Nearly two years after its launch, the Royal University of Bhutan is looking ahead with much ambition and optimism but many challenges stand in its way.
Established in June 2003, the university comprises of nine tertiary institutes scattered across the country and coordinated by an office in Thimphu. These institutes offer programmes from liberal arts, business and management to science and technological studies. A lot has been achieved since. According to the university's vice chancellor, Dasho Zangley Dukpa, the university has set the environment for it to be able to confer the degree and other awards. It has also set the atmosphere to develop new and existing academic programmes.
Regulations and procedures, examination and evaluation systems, quality assurance system and the level of standard of the programmes, and others, in line with international practices, have been drawn and are ready for implementation, Dasho Zangley Dukpa said.
The university has also identified several academic programmes. Most of it will be the programmes offered by its institutes although they will be modified and developed according to the university's standards. Some of it will include law, accountancy, software system design, architecture, engineering, environment science, and medicine. Others will include agriculture, design, music and film.
Dasho Zangley said that given Bhutan's heavy reliance on tourism and hydropower, "niche area" programmes like hospitality and hotel management, and natural resource management, will be geared towards developing the two economies.
The university will also introduce, at least, two degree programmes on Bhutan and Himalayan culture, contents of which will include Sanskrit, Buddhism and Buddhist anthropology. The present Institute for Language and Culture Studies, which will be shifted from Semtokha in Thimphu to Takthsi in Trongsa, will be the premier institute for such programmes.
Professionals from reputed universities outside the country are being invited to review and develop the royal university's curriculum. Works on programmes for PhD, MPhil, MA, MSc, MBA are also underway.
"The royal university's programmes will reflect the relevance and needs of Bhutan, its society and its culture," Dasho Zangley said.
The tertiary institutes are currently submitting their programmes for validation by the university. With some modifications most of the submitted programmes would be validated by 2007, after which the university will start conferring awards, said the university's director of academic affairs, Yangka. Once validated the programmes will belong to the royal university.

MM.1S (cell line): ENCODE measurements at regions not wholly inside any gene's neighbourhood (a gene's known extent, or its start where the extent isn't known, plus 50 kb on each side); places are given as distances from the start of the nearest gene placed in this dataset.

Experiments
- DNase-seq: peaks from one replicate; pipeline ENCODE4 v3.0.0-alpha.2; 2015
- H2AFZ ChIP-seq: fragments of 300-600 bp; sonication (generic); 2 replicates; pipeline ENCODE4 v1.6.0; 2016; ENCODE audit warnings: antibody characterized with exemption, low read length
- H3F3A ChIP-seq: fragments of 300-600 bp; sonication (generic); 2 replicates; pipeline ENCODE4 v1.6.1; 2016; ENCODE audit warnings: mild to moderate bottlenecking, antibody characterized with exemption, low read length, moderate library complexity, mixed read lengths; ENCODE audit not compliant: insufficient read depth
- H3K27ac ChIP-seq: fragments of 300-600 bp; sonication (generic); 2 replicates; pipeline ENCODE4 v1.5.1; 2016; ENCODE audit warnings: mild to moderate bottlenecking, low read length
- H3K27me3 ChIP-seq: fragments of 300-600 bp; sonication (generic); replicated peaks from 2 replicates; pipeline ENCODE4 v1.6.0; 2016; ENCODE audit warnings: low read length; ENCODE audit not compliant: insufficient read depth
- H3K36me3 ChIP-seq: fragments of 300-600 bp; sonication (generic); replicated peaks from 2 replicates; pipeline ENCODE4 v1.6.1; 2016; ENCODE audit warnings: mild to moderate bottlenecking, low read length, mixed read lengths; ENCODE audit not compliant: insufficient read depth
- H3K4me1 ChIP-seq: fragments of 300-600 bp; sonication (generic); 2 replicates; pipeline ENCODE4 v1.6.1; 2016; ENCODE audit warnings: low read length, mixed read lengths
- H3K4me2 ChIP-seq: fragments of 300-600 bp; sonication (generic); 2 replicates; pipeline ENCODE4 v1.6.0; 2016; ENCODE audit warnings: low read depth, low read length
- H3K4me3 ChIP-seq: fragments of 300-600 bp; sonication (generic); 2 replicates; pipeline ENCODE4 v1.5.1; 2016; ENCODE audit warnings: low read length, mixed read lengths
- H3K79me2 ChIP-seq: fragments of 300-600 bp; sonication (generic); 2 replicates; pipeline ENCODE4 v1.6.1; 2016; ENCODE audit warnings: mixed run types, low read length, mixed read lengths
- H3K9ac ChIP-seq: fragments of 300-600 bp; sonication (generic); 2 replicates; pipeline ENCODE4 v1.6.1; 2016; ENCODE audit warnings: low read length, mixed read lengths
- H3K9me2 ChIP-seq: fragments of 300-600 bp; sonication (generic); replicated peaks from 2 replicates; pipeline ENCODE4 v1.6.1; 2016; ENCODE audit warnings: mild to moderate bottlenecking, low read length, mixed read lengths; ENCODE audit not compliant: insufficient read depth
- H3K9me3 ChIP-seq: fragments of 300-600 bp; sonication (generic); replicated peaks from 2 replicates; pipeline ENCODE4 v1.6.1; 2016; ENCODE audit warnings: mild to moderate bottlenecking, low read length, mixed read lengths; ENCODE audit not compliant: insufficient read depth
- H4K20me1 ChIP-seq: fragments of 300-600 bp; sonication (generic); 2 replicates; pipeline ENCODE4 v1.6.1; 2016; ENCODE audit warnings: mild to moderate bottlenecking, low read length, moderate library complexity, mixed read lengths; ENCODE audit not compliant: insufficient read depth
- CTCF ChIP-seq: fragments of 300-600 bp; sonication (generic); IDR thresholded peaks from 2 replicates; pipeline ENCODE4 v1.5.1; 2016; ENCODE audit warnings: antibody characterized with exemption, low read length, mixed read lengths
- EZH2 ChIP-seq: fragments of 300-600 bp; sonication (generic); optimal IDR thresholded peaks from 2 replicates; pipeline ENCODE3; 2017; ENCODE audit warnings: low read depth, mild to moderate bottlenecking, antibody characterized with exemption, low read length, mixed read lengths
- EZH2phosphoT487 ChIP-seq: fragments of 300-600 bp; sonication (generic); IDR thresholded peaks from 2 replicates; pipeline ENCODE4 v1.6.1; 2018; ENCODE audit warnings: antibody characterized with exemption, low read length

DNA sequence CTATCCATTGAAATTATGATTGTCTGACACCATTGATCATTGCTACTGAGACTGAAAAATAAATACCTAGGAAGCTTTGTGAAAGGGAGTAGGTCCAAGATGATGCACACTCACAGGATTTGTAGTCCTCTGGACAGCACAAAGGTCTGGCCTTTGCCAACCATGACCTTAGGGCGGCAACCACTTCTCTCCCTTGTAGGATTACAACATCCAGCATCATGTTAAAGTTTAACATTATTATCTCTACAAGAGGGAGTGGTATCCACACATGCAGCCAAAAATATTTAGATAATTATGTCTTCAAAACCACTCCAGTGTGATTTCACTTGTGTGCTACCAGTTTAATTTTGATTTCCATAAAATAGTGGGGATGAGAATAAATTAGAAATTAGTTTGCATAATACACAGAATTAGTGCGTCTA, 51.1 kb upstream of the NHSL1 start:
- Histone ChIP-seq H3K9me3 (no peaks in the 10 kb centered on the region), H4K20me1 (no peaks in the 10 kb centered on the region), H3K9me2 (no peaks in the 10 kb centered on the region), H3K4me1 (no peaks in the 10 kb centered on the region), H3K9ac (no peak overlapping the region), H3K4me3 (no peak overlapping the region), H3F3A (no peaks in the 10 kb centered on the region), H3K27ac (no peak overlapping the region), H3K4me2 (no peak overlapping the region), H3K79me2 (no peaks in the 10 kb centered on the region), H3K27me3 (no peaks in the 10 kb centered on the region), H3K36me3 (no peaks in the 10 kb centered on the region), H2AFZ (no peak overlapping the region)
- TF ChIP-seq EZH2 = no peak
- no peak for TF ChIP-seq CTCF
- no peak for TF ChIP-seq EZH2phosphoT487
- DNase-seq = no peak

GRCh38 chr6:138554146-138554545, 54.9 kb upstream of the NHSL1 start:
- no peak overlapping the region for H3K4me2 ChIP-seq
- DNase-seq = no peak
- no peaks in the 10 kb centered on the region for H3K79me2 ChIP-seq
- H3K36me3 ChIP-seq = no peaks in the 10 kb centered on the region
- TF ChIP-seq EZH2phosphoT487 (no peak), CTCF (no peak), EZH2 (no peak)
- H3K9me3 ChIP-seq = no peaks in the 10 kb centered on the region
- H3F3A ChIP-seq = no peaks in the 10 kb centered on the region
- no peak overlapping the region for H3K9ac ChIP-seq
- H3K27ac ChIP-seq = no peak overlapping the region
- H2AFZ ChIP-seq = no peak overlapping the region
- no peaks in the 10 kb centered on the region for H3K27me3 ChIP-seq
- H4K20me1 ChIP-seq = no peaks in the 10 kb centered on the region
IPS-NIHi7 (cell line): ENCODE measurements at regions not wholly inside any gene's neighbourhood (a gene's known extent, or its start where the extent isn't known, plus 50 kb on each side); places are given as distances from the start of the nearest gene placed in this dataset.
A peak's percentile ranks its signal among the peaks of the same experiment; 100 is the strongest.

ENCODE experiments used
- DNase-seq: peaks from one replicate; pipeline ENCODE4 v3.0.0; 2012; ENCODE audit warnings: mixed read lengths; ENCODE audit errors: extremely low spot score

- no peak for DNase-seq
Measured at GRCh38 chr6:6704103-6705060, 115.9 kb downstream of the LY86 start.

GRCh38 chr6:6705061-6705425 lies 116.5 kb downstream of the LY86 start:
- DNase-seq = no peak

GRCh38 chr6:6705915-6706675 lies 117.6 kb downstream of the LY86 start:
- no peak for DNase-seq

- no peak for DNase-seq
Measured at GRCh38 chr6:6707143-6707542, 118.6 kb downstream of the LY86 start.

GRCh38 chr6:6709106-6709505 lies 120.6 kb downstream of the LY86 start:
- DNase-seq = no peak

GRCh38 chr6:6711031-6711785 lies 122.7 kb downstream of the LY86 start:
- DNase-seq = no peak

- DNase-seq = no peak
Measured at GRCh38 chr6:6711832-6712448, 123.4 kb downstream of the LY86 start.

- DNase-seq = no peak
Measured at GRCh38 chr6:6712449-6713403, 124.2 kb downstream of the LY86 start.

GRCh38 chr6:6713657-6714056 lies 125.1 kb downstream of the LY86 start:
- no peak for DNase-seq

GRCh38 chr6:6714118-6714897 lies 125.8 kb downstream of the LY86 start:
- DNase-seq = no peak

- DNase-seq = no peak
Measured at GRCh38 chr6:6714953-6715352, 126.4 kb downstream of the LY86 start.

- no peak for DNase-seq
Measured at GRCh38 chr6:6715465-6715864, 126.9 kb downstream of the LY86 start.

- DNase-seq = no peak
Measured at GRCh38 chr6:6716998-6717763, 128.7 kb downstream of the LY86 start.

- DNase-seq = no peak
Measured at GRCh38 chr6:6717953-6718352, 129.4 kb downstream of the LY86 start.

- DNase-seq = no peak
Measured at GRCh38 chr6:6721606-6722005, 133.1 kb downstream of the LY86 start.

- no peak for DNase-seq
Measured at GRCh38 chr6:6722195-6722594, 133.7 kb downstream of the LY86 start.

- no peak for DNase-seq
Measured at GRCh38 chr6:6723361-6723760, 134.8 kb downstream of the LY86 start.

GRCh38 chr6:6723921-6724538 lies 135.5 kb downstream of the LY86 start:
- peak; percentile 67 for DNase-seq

Yangka said that most tertiary institutions under the university were in some way or the other affiliated to other universities and, from where awards were granted. Such an arrangement, although it helped gain confidence and standards, dictated study programmes that were largely driven by the customs and needs of an educational system that was not Bhutan's.
The university has also big plans. Some of it includes turning the university into an information and capacity building center of the government and also into a world reputed seat of learning and research.
The university plans to maintain, at all times, an ambitious 10 percent of all the country's 18 year olds in its campus, way higher than in the South Asia. The university also aims to double the number of students in its campus from 3,500, at present, to 7,000 by 2012.
aim is to turn the royal university into a center of excellence in tertiary
education," Dasho Zangley said.
To have all the policies and procedures in place, and envisioning, is one thing implementing them is another Dasho Zangley said.
One of the biggest challenges is the absence of qualified faculty. The university has 318 teachers including 74 foreigners. Of that two Bhutanese have PhD and 127 have Masters degree. Foreigners with PhD number 14 and with Masters 55. Most of them are placed in Sherubtse College. But they were not enough given the increasing number of students and demand for good education, said Yangka.